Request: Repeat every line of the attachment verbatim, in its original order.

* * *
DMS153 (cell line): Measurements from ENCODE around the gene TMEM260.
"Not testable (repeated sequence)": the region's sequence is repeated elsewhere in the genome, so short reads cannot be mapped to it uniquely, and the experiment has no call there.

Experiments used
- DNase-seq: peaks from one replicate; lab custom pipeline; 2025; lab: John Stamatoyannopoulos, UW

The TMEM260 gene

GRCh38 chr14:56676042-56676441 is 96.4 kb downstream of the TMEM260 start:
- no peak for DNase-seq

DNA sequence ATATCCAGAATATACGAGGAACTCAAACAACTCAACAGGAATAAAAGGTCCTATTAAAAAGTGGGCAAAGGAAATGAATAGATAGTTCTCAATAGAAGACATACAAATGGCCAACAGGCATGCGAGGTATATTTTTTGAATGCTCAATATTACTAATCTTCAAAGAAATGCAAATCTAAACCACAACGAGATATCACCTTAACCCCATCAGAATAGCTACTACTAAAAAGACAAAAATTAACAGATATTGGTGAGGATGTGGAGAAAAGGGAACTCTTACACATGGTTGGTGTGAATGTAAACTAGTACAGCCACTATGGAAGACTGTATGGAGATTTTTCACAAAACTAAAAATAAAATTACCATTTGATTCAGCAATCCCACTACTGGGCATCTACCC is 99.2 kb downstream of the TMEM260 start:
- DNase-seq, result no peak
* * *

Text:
DMS153 (cell line): Measurements from ENCODE around the gene TMEM260.
"Not testable (repeated sequence)": the region's sequence is repeated elsewhere in the genome, so short reads cannot be mapped to it uniquely, and the experiment has no call there.

Experiments used
- DNase-seq: peaks from one replicate; lab custom pipeline; 2025; lab: John Stamatoyannopoulos, UW

The TMEM260 gene

GRCh38 chr14:56676042-56676441 is 96.4 kb downstream of the TMEM260 start:
- no peak for DNase-seq

DNA sequence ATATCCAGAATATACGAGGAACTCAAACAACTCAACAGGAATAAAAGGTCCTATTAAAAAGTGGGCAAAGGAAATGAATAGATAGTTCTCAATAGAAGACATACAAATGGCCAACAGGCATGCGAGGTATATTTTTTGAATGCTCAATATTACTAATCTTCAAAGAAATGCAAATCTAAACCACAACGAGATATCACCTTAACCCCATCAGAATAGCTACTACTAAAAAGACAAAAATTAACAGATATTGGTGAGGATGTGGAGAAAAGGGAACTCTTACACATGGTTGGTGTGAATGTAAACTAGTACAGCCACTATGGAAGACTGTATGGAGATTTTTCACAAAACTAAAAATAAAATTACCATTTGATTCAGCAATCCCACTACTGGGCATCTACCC is 99.2 kb downstream of the TMEM260 start:
- DNase-seq, result no peak